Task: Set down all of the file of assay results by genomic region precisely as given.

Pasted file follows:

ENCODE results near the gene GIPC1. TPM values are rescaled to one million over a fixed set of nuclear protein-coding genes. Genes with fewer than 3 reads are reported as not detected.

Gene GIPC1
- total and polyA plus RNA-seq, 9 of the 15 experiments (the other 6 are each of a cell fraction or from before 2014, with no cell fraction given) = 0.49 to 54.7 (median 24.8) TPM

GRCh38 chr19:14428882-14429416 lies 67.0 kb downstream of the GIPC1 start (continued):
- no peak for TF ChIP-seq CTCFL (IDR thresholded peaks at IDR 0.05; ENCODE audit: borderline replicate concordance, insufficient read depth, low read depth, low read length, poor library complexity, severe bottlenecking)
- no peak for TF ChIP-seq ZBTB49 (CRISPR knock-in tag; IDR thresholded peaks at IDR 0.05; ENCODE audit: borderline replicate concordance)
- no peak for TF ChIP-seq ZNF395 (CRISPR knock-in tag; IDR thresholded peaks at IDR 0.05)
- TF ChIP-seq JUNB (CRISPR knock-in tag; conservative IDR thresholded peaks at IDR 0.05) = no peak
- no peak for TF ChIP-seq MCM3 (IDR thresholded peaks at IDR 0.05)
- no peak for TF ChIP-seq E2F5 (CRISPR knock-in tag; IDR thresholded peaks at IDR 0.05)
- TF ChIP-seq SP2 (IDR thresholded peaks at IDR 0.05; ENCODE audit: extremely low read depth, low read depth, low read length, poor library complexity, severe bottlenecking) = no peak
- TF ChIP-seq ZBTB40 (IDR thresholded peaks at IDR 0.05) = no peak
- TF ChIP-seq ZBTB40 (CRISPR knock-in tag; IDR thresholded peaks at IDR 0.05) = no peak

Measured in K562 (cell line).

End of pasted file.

ENCODE results near the gene GIPC1. TPM values are rescaled to one million over a fixed set of nuclear protein-coding genes. Genes with fewer than 3 reads are reported as not detected.

Gene GIPC1
- total and polyA plus RNA-seq, 9 of the 15 experiments (the other 6 are each of a cell fraction or from before 2014, with no cell fraction given) = 0.49 to 54.7 (median 24.8) TPM

GRCh38 chr19:14428882-14429416 lies 67.0 kb downstream of the GIPC1 start (continued):
- no peak for TF ChIP-seq CTCFL (IDR thresholded peaks at IDR 0.05; ENCODE audit: borderline replicate concordance, insufficient read depth, low read depth, low read length, poor library complexity, severe bottlenecking)
- no peak for TF ChIP-seq ZBTB49 (CRISPR knock-in tag; IDR thresholded peaks at IDR 0.05; ENCODE audit: borderline replicate concordance)
- no peak for TF ChIP-seq ZNF395 (CRISPR knock-in tag; IDR thresholded peaks at IDR 0.05)
- TF ChIP-seq JUNB (CRISPR knock-in tag; conservative IDR thresholded peaks at IDR 0.05) = no peak
- no peak for TF ChIP-seq MCM3 (IDR thresholded peaks at IDR 0.05)
- no peak for TF ChIP-seq E2F5 (CRISPR knock-in tag; IDR thresholded peaks at IDR 0.05)
- TF ChIP-seq SP2 (IDR thresholded peaks at IDR 0.05; ENCODE audit: extremely low read depth, low read depth, low read length, poor library complexity, severe bottlenecking) = no peak
- TF ChIP-seq ZBTB40 (IDR thresholded peaks at IDR 0.05) = no peak
- TF ChIP-seq ZBTB40 (CRISPR knock-in tag; IDR thresholded peaks at IDR 0.05) = no peak

Measured in K562 (cell line).